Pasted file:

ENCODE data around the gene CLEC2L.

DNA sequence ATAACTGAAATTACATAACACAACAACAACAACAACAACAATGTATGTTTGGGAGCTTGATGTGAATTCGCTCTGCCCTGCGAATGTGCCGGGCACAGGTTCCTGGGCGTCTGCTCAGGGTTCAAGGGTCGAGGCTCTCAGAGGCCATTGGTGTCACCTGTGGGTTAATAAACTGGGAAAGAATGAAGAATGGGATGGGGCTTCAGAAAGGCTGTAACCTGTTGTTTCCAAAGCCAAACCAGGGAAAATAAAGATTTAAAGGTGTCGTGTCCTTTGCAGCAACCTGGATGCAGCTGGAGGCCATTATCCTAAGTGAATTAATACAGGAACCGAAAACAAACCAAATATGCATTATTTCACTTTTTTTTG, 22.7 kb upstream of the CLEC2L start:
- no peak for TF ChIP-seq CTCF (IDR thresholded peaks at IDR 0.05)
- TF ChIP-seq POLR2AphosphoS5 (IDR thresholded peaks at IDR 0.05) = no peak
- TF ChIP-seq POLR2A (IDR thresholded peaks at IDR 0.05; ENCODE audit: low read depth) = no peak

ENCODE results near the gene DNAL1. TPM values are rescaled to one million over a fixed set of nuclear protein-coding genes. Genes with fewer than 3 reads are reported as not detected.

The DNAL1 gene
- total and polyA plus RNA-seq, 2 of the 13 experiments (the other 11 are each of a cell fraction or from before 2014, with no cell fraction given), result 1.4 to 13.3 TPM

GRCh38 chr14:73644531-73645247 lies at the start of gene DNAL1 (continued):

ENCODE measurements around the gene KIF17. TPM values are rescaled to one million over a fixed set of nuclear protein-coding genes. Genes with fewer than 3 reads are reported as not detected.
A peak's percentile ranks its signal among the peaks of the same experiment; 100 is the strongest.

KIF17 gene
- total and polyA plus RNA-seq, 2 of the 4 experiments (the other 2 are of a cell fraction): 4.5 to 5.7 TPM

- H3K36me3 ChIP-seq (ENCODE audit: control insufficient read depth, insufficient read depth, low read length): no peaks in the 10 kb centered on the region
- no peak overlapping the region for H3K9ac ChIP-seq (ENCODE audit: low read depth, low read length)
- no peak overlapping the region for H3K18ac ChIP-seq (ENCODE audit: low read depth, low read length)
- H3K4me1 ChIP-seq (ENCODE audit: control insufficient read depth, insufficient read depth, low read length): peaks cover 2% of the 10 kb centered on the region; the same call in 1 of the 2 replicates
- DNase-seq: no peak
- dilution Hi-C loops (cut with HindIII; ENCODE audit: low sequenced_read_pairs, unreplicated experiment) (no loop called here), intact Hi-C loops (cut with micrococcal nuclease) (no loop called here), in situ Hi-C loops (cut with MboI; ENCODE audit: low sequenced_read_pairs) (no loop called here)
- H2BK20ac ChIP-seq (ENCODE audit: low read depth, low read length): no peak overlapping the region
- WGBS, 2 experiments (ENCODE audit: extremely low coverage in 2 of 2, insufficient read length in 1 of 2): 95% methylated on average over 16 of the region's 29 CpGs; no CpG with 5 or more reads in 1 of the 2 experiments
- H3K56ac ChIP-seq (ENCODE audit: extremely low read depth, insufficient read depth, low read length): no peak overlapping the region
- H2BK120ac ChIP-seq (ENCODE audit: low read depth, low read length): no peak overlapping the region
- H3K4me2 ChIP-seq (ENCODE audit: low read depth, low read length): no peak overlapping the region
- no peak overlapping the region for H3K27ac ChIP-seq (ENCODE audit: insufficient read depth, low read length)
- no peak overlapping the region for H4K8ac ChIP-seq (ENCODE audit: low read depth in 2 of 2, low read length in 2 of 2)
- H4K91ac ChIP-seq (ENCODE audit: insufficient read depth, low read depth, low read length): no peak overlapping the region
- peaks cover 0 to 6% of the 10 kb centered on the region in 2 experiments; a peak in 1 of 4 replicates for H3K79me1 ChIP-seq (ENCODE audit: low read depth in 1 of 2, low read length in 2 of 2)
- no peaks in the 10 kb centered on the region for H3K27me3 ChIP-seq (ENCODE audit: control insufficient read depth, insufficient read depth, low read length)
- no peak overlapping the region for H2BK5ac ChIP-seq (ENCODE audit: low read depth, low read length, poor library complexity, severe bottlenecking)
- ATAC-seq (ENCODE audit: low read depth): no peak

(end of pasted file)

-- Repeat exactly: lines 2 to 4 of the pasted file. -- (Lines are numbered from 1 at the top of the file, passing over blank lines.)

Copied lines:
DNA sequence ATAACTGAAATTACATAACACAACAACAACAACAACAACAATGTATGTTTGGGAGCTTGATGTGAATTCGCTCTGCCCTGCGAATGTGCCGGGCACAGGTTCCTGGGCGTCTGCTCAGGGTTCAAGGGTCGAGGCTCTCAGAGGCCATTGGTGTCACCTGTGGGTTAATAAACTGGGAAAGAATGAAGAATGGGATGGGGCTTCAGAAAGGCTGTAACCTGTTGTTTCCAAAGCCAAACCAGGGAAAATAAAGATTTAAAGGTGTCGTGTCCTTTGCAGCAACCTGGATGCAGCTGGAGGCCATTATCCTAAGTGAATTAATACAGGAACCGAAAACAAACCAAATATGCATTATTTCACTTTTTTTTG, 22.7 kb upstream of the CLEC2L start:
- no peak for TF ChIP-seq CTCF (IDR thresholded peaks at IDR 0.05)
- TF ChIP-seq POLR2AphosphoS5 (IDR thresholded peaks at IDR 0.05) = no peak